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EXTINCTION REBELLION IRELAND (XRI) STATEMENT ON PROGRAMME FOR GOVERNMENT

Extinction Rebellion Ireland rejects the proposed draft Programme for Government as being “full of fluff, and not good enough” to address the climate crisis. In a statement, a representative of Extinction Rebellion Ireland said:

We in Extinction Rebellion believe it is our role to always tell the truth as backed by science, and the truth is that this programme for government is not good enough. As young activists, it is not good enough for our futures. As parents, it is not good enough for our children’s futures. As citizens we do not believe it is good enough for Ireland’s future or the planet.

The PfG is a textbook example of spin, jam-packed with fluffy aspirations, but lacking in substance. Paying lip service to environmentalism should not be used as a cover for austerity. It demonstrates a lack of commitment to dealing with the climate crisis and a lack of understanding of a just transition.

The UN Environment Programme has been clear that we need a MINIMUM of 7.6% emissions reductions every year till 2030. If we do not achieve those reductions we will trigger irreversible runaway climate change. The PfG fudges the question of how to achieve a 7% reduction, essentially kicking the can down the road to a future government, which all but guarantees we will not meet our 2030 targets.

We believe that the climate and biodiversity crisis should be treated as an emergency, and that this programme does not do so. We urge members of Fine Gael, Fianna Fail, and the Green Party to consider this when voting on the Programme for Government. A half-hearted, delayed approach to solving the climate crisis is not good enough. Net-zero by 2050 is not good enough. The Programme for Government is not good enough.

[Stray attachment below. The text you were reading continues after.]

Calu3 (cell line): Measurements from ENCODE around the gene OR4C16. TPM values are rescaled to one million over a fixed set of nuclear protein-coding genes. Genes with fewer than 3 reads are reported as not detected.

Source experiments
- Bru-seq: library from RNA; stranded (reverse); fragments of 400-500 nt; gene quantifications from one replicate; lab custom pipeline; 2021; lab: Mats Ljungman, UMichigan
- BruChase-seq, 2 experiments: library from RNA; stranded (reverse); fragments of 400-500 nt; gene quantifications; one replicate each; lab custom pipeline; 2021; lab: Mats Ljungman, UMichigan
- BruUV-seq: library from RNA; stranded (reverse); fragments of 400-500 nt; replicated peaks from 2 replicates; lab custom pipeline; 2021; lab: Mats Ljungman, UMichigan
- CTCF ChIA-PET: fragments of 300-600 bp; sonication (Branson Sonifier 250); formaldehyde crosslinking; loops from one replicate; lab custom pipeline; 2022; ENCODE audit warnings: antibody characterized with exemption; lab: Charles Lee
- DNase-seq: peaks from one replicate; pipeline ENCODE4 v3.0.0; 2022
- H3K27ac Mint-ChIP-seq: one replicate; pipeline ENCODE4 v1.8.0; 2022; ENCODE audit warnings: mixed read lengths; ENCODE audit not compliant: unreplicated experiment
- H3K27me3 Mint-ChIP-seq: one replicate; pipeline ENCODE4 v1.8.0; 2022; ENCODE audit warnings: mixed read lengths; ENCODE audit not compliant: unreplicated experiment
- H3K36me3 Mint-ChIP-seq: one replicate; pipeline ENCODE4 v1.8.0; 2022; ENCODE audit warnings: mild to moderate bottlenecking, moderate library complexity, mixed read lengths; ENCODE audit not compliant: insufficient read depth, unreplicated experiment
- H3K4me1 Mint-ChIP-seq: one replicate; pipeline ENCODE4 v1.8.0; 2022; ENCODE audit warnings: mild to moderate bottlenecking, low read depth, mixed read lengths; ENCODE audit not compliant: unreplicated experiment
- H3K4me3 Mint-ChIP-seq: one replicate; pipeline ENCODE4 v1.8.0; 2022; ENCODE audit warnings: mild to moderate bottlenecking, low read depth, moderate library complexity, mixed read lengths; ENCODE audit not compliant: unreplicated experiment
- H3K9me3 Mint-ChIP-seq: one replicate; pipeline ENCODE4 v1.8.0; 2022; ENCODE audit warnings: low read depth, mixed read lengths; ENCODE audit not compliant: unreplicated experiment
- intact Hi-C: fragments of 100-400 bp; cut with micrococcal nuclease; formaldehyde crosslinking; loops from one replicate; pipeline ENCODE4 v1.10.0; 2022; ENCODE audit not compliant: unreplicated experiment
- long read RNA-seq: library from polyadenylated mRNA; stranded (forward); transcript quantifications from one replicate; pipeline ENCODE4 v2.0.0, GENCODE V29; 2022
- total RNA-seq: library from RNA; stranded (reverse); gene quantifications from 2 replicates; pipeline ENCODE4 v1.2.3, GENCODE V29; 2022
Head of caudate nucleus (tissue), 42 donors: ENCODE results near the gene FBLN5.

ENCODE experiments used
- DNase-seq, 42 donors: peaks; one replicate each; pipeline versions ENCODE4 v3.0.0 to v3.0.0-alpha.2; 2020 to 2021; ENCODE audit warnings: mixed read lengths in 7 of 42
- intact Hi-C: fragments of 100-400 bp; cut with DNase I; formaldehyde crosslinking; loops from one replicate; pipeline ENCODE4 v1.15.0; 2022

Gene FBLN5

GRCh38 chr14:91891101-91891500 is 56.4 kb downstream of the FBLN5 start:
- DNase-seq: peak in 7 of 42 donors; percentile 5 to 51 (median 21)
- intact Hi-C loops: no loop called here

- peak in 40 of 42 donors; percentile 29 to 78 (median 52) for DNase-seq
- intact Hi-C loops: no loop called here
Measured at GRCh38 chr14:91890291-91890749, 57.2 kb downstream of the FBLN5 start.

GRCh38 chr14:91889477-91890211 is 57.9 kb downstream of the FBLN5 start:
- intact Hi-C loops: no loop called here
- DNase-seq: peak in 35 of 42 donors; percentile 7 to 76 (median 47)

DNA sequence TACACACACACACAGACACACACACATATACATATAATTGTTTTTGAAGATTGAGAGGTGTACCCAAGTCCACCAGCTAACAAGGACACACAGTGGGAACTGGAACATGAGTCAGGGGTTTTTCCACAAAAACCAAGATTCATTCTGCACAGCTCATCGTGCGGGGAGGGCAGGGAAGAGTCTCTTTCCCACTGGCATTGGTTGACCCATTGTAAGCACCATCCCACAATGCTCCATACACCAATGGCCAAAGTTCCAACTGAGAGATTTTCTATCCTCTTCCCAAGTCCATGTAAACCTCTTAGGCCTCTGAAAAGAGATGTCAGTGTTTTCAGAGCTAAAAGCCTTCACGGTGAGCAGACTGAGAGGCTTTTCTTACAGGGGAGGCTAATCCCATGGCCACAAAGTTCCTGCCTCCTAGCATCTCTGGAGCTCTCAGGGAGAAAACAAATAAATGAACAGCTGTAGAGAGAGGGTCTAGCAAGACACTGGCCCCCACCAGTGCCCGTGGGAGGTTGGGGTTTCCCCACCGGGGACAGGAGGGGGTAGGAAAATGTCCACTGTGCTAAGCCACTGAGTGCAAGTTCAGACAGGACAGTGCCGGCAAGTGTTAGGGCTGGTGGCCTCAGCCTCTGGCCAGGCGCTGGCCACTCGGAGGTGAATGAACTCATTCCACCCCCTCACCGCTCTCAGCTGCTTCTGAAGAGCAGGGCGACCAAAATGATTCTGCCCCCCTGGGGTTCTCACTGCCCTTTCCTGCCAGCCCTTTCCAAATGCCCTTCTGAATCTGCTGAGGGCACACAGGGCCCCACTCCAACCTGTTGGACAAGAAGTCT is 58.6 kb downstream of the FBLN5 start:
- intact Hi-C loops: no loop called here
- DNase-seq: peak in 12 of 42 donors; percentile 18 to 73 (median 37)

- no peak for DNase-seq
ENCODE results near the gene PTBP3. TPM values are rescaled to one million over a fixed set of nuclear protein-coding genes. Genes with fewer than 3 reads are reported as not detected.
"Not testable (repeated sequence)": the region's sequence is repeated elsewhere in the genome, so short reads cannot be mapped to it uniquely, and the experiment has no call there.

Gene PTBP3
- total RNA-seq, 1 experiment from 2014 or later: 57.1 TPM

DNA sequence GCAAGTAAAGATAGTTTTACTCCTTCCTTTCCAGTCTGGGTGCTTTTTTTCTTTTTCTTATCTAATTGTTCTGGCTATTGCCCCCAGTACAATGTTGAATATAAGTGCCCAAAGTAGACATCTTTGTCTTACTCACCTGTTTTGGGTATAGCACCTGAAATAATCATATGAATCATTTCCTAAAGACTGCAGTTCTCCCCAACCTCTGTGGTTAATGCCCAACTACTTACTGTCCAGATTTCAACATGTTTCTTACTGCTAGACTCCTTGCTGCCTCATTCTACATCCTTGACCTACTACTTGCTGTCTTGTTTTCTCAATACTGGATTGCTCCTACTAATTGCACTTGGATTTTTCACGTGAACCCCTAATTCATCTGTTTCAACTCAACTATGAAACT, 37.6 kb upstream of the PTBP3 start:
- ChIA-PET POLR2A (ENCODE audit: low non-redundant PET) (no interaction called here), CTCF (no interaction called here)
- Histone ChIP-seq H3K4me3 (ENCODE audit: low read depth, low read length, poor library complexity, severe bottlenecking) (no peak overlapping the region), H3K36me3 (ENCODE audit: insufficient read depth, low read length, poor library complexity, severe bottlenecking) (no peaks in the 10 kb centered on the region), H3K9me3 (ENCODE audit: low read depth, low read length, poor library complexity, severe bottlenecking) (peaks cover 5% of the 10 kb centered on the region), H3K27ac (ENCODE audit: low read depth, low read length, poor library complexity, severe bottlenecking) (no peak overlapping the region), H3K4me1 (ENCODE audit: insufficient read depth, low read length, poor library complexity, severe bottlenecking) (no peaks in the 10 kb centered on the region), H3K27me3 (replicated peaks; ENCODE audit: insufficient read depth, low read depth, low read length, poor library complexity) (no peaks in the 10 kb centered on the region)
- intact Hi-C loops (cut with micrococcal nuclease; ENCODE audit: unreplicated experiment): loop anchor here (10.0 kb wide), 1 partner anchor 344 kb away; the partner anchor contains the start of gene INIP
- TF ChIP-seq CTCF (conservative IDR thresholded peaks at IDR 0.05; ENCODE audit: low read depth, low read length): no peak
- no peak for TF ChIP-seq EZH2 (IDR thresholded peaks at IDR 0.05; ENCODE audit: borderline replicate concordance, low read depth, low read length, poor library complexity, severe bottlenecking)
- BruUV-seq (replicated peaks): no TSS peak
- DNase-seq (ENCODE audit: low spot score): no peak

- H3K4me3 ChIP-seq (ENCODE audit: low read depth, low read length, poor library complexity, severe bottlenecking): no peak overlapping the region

Appendix:

Extinction Rebellion Ireland have pointed out the following as examples of some of the specific shortcomings in the Programme for Government:

  • Greenhouse Gas Emissions – The PfG makes no concrete pledge about how much greenhouse emissions will be cut over the lifetime of this government, instead making a target for the decade, and saying the “strong climate action” will be left to the next government, outside the scope of this PFG. According to Professor John Sweeney stated, ‘backloading the 7% commitment to the second half of this decade is not good, and runs the risk of repeating the experience of the past, when aspirations and commitments were not realised’.
  • Full of fluff – The PfG uses the word ‘review’ 127 times, ‘examine’ 68 times and ‘consider’ 44 times. It also promises a dozen different commissions. This is clearly politics as usual, promises little solid progress, and will not deliver the systematic change we need.
  • Agricultural emissions – The PfG refers to “The special economic and social role of agriculture and the distinct characteristics of biogenic methane” which, as John Sweeney has pointed out, is nonsense. Methane is methane and it traps heat at 72 times the rate of CO2.
  • Eco-Austerity, not Climate Justice – The PfG plans to quadruple the Carbon Tax from its current level, re-introduce water charges by the back door, and will guarantee more austerity in the later years of the government. This stands in contrast to the climate justice advocated by the school strikes, XR, global movements, etc and directly contradicts the idea of a real just transition.
  • Fracked Gas and LNG terminals – The PfG does announce withdrawing the Shannon LNG Terminal from the EU projects of Common Interest in 2021, but makes no reference to the possible Cork LNG Terminal. On the broader issue of importation of fracked gas, it promises to “develop a policy statement” opposing it, but includes no guarantee it will be banned.
  • Biodiversity – Nature is dying and the PfG offers nothing concrete to address this. One example of this is in the lack of commitment to Marine Protected Areas. This is absolutely crucial in the fight against climate change. Ireland is signed up to the Convention on Biological Diversity committing us to 30% of our marine water being Marine Protected Areas (MPA) by 2030 with 10% by 2020. We are only at 2.3% now and there’s no mention of this in the PfG.

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